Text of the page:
James White’s father has witnessed firsthand the challenges that individuals with Down syndrome and their loved ones face. However, he prefers to focus on the many positives and urges others to do the same.
World Down Syndrome Day is marked every year on March 21 to help raise awareness and advocate for equitable inclusion of those with Down syndrome.
The date — the 21st day of the third month of the year — represents a third copy of chromosome 21, the genetic structure unique to people with Down syndrome.
Each year, Jeremy White strives to ensure that others recognize and appreciate this significant day.
Jeremy, a business intelligence reporting analyst at Norton Healthcare, helps raise awareness for World Down Syndrome Day by encouraging people to wear mismatched or vibrant socks as part of the global #LotsOfSocks campaign.
As a father to James, an 8-year-old with Down syndrome, Jeremy has witnessed firsthand the challenges faced by individuals with the genetic condition and their loved ones. However, he prefers to focus on the many positives and urges others to do the same.
“I’ve learned to appreciate that which is most important,” Jeremy said. “My son is so full of life and is such a joyful kid. He constantly surprises me with what he’s learning and the way he sees the world.”
James’ diagnosis came as a surprise to Jeremy and his wife. The couple didn’t fully understand what Down syndrome was or what it would mean for their son. Lack of knowledge can lead to changing hopes and expectations too drastically, as parents naturally fear perceived limitations for their children. That’s part of the reason Jeremy now works passionately to spread awareness and encouragement to benefit those impacted by Down syndrome and others with disabilities.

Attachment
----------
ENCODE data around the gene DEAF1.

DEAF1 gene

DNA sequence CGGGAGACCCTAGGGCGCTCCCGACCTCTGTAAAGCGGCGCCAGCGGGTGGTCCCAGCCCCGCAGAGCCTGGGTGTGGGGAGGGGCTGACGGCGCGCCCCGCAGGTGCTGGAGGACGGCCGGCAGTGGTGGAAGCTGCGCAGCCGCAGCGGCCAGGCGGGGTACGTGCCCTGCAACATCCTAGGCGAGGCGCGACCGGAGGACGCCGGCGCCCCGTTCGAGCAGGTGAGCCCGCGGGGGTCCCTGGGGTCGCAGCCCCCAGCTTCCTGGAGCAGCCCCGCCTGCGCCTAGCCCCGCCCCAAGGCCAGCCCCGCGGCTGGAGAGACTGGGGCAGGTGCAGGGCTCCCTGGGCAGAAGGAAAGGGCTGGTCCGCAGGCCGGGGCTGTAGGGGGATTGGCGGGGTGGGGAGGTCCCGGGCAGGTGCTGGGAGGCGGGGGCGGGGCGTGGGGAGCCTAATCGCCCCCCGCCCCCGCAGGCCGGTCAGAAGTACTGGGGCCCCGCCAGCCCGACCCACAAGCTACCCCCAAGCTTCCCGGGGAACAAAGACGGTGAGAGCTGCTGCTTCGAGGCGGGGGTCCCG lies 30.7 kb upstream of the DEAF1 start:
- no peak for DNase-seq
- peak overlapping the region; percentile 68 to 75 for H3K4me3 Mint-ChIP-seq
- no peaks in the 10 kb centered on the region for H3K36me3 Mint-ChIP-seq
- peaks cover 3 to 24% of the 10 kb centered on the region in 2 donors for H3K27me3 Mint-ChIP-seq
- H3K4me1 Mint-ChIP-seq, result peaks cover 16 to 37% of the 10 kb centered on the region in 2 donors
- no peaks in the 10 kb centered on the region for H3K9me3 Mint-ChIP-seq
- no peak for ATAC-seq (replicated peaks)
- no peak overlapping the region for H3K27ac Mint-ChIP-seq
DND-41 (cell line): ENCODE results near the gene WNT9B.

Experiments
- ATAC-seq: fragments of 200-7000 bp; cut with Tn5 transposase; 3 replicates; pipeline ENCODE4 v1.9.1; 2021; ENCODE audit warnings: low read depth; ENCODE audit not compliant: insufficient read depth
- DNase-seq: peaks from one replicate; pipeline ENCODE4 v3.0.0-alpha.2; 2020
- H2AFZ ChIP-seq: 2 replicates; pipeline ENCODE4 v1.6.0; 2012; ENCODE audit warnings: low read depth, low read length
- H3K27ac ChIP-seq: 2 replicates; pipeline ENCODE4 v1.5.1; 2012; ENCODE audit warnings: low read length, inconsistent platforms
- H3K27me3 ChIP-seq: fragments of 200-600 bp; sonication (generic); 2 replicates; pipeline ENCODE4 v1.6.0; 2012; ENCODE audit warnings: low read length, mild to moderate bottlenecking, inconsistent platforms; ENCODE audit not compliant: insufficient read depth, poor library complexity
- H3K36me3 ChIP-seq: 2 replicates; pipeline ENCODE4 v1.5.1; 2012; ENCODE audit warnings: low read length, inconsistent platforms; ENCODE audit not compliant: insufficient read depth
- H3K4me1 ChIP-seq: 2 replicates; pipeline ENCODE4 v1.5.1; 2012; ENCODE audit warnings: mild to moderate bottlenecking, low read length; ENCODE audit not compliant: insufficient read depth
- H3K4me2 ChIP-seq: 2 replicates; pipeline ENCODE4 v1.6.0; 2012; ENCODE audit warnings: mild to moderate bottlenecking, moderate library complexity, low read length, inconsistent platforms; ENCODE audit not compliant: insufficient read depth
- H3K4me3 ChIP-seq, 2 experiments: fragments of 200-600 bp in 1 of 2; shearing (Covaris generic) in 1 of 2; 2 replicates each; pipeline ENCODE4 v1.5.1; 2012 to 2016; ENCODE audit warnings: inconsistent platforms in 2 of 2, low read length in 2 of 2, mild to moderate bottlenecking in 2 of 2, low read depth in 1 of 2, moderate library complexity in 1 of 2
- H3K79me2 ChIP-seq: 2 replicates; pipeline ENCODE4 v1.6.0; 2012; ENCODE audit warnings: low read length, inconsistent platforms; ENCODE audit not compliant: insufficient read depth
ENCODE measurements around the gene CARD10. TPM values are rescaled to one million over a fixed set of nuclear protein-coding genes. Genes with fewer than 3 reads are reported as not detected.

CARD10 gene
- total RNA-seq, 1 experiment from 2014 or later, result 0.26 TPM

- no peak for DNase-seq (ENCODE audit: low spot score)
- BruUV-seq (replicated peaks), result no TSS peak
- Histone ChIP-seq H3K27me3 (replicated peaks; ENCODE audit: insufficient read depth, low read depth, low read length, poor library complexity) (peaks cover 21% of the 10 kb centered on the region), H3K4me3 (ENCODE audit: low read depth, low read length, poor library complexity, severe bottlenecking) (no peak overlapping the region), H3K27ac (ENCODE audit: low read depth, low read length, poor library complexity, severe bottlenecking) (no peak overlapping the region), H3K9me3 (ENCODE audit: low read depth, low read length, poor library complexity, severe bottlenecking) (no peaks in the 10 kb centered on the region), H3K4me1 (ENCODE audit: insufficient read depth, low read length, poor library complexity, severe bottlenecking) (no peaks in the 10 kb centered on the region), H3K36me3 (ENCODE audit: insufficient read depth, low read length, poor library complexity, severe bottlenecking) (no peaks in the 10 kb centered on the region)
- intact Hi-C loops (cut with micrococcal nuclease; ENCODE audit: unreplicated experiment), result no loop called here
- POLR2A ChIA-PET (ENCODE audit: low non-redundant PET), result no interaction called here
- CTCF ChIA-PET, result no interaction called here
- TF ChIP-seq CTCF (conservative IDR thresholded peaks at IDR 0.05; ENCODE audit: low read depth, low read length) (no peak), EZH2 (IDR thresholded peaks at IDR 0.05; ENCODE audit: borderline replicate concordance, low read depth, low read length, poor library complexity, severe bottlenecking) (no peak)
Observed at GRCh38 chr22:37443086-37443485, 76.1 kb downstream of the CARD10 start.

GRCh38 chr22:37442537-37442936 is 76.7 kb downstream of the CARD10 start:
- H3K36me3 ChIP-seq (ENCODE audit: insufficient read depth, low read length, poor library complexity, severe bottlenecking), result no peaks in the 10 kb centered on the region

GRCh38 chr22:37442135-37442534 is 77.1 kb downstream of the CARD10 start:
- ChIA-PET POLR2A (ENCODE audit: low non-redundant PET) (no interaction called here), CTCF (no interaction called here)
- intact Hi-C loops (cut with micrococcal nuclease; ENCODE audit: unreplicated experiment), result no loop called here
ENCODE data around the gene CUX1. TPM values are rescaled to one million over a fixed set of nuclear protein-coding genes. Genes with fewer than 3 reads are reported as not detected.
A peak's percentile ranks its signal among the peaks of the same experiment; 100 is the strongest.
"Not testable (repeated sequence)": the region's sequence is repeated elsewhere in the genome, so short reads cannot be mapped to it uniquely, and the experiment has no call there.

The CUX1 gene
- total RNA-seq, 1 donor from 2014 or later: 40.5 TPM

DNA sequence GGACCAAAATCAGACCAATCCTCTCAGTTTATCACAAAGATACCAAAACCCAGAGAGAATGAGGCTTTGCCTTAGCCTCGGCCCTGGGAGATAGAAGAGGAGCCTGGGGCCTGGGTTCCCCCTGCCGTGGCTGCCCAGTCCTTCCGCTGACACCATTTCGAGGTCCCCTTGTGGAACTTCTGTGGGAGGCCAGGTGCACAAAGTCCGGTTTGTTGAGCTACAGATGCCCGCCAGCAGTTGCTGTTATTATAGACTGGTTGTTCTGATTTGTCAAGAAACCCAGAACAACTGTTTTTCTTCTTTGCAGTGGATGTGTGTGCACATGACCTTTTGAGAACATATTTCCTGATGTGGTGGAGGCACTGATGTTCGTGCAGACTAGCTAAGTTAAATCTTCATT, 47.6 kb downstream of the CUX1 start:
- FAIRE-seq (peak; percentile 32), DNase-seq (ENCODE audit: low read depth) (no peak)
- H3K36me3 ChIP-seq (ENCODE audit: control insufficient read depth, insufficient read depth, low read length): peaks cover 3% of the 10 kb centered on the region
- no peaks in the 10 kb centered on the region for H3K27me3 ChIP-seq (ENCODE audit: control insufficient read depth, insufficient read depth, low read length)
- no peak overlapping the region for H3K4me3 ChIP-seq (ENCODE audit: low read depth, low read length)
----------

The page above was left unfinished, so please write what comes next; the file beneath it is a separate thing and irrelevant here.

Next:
“I want to help empower my son, and the thousands of others like him in our community, to reach their fullest potential,” Jeremy said. “We all need to look beyond the surface and be willing to give everyone an opportunity to express who they are and what they can contribute. That means seeing people as individuals rather than using biases and stereotypes to categorize them and place artificial limits on what they can achieve.”
Those who take the time to look beyond James’ diagnosis find a talented, thoughtful, unique, imaginative, spirited child, who happens to have a genetic condition. James is a bright kid, sharing what he learns in school with his parents. Other times, he’s a natural performer, singing, dancing or playing his harmonica. He’s an athlete, trying his hand at baseball, Frisbee and basketball. He’s creative and enjoys reenacting scenes from his favorite movies with his dad. Down syndrome is just one part of what makes James who he is.
“When we focus on the individuality of a person, their unique strengths and characteristics, we can elevate them beyond any perceived obstacle,” Jeremy said. “Compassion and empathy are fundamental to achieving this.”